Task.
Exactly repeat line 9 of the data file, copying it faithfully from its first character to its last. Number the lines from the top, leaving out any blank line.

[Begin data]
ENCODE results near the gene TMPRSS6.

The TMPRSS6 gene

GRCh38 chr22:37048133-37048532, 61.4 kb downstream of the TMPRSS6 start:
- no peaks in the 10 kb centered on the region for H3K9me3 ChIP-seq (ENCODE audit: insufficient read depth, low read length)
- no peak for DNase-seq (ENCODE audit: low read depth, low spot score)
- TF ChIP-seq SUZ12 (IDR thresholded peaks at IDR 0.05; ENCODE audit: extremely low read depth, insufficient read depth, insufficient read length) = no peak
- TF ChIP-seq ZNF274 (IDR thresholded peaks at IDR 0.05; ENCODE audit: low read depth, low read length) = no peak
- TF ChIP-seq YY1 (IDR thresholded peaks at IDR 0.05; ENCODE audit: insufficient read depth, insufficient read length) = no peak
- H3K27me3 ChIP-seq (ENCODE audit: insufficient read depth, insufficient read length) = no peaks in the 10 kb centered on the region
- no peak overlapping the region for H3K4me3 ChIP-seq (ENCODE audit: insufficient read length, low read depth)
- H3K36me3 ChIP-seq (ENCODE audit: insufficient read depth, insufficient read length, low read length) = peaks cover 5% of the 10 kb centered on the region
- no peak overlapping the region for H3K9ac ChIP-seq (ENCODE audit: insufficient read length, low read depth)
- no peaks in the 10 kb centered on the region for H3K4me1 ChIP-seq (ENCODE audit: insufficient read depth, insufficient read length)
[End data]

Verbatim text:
- H3K27me3 ChIP-seq (ENCODE audit: insufficient read depth, insufficient read length) = no peaks in the 10 kb centered on the region